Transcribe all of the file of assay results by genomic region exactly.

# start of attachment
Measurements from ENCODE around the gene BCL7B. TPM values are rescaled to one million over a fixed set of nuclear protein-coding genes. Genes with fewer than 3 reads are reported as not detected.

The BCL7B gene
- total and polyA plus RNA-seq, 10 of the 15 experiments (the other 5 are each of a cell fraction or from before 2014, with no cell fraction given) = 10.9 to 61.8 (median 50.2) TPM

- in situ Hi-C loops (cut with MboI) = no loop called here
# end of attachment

Measurements from ENCODE around the gene BCL7B. TPM values are rescaled to one million over a fixed set of nuclear protein-coding genes. Genes with fewer than 3 reads are reported as not detected.

The BCL7B gene
- total and polyA plus RNA-seq, 10 of the 15 experiments (the other 5 are each of a cell fraction or from before 2014, with no cell fraction given) = 10.9 to 61.8 (median 50.2) TPM

- in situ Hi-C loops (cut with MboI) = no loop called here